Events
  • Guthrie Lonergan was born in 1984 in Los Angeles. He received a Bachelor of Arts from the University of California, Los Angeles in 2006.

  • TrES-2b
     
                September 27 – October 15, 2016
    Opening reception: Tuesday, September 27, 5 – 7 PM
     
     Artists to be exhibited:

  • Margo Victor

    Sep 29| Lectures
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    Margo Victor lives and works in Los Angeles, California and received her BFA at the California Institute of the Arts. Her work has been exhibited at Kunstlerhaus Stuttgart and Stedelijk Museum Amsterdam; Happy Lion in Chinatown, Los Angeles, California; Cirrus Gallery in Los Angeles; Elizabeth Dee Gallery in New York.

  • Shila Khatami

    Oct 04| Lectures
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    Shila Khatami has had solo exhibitions at:
    Autocenter in Berlin, Kunstverein Dillingen, 
    Galerie Samy Abraham in Paris, 
    Galerie Susanna Kulli in Zurich, 
    Clages in Cologne and Treize in Paris.
    Group exhibitions include:
    “00ooOO - holes, dots, balls“ with Davide Bertocchi at Hopstreet, Brussels ; 
    “Punkt-Systeme,Vom Pointilismus zum Pixel“ at the Wilhelm Hack Museum, Ludwigshafen; 
    „BYOB“ at Palais de Tokyo, Paris; 
    “Dorothea“ at Ancient & Modern, London; 
    “Ambigu“ at Kunstmuseum St. Gallen.

  • John Keene

    Oct 05| Lectures
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    John Keene is the author of the novels Annotations and Counternarratives, as well as several other works, including the poetry collection Seismosis, with artist Christopher Stackhouse, and a translation of Brazilian author Hilda Hilst's novel Letters from a Seducer. The recipient of a Whiting Award, Keene has been a member of the Dark Room Writers Collective and a Cave Canem fellow. He has served as the managing editor of Callaloo and taught at Northwestern. He currently teaches at Rutgers University-Newark and lives in New York.

  • Leonardo Bravo is an artist, curator, and educator and the Founder of Big City Forum. Big City Forum is an interdisciplinary project designed to explore the intersection between design-based creative disciplines (Design, Architecture, Urban Planning, etc) that take into account public space and the built environment. Big City Forum facilitates the exchange of ideas through gatherings, symposiums, exhibitions, and special events that promote forward-thinking projects and the individuals at the forefront of this vision.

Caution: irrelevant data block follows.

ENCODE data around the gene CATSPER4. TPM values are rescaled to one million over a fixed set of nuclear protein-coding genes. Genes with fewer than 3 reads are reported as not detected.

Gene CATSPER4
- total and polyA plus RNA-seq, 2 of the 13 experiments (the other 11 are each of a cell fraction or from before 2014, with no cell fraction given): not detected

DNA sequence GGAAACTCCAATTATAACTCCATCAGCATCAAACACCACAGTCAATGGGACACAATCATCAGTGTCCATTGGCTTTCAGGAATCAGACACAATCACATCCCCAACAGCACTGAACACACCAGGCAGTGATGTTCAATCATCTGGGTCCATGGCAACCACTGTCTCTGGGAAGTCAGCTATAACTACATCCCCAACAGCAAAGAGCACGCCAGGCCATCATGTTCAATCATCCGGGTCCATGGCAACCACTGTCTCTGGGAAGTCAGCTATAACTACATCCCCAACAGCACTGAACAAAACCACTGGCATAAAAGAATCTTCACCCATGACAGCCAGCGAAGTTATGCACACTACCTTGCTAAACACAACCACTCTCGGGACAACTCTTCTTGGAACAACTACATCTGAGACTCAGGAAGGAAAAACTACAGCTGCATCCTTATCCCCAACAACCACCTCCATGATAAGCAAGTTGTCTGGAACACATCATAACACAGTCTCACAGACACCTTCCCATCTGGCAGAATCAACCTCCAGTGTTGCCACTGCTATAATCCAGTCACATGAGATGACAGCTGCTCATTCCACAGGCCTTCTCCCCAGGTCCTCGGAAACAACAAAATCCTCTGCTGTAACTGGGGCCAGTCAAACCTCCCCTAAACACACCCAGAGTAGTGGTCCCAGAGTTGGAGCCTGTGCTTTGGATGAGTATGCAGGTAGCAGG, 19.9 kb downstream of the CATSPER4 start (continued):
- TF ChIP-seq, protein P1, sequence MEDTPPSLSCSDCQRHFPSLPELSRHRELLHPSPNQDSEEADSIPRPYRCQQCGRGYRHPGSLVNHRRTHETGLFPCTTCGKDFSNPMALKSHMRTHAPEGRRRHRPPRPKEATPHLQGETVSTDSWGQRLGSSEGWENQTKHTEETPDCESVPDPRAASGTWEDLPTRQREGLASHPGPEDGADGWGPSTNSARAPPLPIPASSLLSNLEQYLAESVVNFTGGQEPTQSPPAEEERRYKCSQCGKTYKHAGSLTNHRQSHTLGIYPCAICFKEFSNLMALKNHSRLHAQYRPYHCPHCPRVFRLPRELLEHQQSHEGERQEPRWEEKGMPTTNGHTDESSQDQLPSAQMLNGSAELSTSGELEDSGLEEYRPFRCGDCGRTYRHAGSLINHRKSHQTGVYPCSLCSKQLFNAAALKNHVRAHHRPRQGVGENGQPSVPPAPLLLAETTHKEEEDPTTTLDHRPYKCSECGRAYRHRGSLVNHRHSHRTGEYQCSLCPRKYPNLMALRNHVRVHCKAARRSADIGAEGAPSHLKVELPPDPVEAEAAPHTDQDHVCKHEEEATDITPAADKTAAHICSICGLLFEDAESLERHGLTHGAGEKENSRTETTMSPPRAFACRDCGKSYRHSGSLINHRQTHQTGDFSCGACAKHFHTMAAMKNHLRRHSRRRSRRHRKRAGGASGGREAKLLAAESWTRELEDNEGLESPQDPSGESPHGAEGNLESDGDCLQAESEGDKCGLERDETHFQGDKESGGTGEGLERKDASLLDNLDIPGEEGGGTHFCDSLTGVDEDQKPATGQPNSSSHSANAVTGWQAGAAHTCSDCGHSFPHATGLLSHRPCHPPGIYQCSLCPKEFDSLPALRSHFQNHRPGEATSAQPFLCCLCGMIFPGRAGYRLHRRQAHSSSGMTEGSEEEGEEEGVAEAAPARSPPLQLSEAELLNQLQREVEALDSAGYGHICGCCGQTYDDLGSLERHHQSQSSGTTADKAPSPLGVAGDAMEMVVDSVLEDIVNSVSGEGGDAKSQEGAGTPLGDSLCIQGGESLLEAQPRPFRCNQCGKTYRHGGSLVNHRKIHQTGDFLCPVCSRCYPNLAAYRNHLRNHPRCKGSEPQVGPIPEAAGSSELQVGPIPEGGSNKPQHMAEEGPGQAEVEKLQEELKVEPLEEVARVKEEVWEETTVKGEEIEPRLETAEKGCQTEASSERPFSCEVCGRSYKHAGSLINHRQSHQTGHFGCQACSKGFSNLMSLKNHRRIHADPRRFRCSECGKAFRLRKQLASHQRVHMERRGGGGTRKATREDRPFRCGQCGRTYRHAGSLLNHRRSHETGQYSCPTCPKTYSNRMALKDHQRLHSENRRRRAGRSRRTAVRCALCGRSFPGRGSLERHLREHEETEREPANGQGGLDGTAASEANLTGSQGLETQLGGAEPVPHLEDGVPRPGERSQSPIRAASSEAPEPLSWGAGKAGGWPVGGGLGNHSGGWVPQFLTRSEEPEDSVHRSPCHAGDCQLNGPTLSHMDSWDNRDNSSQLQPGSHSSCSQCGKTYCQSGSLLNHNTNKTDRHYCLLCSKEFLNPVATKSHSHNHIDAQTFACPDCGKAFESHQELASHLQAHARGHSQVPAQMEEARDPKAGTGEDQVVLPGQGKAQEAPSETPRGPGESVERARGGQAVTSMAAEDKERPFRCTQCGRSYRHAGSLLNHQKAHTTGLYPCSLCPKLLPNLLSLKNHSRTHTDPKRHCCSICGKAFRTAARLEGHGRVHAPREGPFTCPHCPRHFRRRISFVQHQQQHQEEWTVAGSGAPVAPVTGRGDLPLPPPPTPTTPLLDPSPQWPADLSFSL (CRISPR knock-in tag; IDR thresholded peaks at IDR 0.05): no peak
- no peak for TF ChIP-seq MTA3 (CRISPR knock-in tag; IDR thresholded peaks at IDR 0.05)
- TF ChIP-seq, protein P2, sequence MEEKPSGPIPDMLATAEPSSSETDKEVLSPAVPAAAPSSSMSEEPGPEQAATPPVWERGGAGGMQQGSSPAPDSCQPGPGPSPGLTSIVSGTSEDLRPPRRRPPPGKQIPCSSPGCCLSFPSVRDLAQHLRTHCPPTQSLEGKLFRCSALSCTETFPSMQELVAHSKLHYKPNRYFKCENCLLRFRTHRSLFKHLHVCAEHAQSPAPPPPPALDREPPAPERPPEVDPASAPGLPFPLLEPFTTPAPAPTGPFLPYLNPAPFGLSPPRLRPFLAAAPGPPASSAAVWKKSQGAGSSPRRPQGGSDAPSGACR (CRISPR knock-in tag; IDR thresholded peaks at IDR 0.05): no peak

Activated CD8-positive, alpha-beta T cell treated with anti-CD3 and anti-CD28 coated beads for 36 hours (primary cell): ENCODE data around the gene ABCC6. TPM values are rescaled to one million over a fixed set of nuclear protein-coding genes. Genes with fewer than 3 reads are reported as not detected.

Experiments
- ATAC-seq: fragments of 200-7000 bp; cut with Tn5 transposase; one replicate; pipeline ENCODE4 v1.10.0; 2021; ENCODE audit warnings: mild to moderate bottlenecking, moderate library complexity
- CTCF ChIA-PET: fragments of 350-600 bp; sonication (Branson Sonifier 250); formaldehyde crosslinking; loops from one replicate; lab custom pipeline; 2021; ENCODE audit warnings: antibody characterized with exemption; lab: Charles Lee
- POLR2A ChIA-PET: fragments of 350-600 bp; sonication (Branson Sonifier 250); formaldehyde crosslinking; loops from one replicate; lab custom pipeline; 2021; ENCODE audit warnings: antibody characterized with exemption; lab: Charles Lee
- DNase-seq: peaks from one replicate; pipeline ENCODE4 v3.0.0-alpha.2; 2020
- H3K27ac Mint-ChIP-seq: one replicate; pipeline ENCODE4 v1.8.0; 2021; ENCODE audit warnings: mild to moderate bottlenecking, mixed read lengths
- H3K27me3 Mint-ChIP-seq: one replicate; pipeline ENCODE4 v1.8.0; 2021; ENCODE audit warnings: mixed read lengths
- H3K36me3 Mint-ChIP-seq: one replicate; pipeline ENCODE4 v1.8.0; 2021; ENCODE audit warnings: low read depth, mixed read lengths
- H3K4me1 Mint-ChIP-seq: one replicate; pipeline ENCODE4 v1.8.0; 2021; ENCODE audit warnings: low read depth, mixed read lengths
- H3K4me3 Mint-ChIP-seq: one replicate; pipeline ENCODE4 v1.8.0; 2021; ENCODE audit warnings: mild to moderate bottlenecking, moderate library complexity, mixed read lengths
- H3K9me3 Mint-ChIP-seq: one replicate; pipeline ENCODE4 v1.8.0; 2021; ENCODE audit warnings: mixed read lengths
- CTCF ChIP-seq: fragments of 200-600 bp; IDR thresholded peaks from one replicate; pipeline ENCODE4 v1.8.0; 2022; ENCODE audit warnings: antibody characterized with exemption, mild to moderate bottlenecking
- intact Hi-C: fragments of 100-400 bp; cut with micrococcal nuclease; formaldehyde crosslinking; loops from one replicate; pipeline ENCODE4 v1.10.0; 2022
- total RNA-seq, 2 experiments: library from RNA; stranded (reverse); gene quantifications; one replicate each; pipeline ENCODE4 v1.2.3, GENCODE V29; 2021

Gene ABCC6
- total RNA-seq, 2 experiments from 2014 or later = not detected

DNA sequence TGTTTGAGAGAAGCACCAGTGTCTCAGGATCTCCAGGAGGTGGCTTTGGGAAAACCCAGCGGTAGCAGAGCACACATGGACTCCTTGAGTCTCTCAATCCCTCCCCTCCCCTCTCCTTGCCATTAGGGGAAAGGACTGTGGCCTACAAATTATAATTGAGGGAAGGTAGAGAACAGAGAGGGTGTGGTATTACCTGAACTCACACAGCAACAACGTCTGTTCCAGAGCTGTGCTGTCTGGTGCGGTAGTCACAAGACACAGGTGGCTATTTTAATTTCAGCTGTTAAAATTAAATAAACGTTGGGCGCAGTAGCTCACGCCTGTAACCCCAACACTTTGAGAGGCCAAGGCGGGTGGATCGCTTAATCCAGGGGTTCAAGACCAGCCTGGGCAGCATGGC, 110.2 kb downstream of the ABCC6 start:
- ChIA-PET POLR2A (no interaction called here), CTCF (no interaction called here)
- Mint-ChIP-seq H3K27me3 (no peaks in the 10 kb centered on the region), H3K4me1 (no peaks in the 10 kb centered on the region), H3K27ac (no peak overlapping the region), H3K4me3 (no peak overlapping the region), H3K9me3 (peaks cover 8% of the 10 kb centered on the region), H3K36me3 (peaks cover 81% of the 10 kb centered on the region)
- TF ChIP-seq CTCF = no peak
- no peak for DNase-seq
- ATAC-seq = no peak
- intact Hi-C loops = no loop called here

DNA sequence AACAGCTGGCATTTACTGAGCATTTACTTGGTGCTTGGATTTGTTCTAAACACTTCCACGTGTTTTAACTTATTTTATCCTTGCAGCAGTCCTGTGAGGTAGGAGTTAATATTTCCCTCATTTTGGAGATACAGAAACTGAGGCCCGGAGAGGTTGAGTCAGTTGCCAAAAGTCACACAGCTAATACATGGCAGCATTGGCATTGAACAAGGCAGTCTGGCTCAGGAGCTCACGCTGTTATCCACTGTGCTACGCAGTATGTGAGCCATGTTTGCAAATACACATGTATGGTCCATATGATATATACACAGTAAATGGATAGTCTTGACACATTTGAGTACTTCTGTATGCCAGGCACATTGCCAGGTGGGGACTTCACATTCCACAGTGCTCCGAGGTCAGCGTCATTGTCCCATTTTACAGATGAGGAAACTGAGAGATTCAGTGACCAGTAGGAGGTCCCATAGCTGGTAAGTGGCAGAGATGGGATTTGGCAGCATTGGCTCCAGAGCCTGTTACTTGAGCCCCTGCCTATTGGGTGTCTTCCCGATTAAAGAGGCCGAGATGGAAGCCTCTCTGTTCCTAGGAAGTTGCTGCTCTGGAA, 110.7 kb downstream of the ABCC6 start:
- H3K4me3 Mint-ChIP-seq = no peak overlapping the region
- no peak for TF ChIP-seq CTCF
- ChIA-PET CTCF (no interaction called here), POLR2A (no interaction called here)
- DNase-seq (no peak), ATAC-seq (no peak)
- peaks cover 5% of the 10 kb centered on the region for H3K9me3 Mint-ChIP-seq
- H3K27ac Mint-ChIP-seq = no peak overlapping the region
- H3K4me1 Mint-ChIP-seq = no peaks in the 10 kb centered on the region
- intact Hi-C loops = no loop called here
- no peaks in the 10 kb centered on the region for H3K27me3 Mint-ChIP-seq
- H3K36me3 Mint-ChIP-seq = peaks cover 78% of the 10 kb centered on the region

• Chris Coy

    Oct 11| Lectures
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    Chris Coy is an artist and filmmaker. His work has shown at the New Museum of Contemporary Art in New York, the Sundance Film Festival, the Utah Museum of Contemporary Art, the Netherlands Media Art Institute, and numerous international art festivals and exhibitions. He received his MFA from the University of Southern California in 2012. He is represented by Anat Ebgi, Los Angeles.

O-Tube

Research Cycle

aka "Research Strategy" and "Search Strategy"

The Research Cycle

 

1. Choose Topic

Think of a few possible topics.
List keywords and subjects.
Do some preliminary research in subject encyclopedias and easily-accessible databases.
Re-evaluate and clarify the topic as necessary.
Should I narrow this topic?
Should I broaden this topic?
Do I have enough information now?
Will I be able to find enough information easily?
Am I willing to spend more time searching?
Should I use a different or new topic?
     

2. Make a Plan

Decide how much information is needed.
Decide what types of information will be needed.
Decide on which indexes or databases you will search.
Make a timeline.
Do I need articles or books or both?
Will I need scholarly or popular resources?
Which specific databases will be best to use?
Will I need to look up background information in encyclopedias?
How much time can I spend researching?
     

3. Begin Researching

Systematically begin to follow the plan you have made.
Find citations or sources.
Evaluate each citation carefully using critical thinking skills. Decide if it's worth actually finding the item.
Is this information appropriate?
Who wrote it? Where did it come from?
Can it be trusted? Is it biased? Accurate? Timely?
Is it easily available? Or will I have to go to other libraries?
Am I still happy with this topic?
Should I start over and get a new topic?
     

4. Find the Material

Evaluate each item carefully. Is there a bibliography or are there footnotes that lead me to other important works on the topic?
Does the index or table of contents (of a book) lead me easily to the appropriate  section?
Is this information at a level that I can read and comprehend?
Does this information seem on target and important to my research?
Is this information going to help me understand my topic and write my paper?
Do I need to read this?
     

5. Read the material.

Make notes.
Remember: this is a process that requires continuing evaluation and revision.
Am I learning what I need to learn about my topic?
Am I still happy with the topic?
Have I found the information that best serves my purposes?

 

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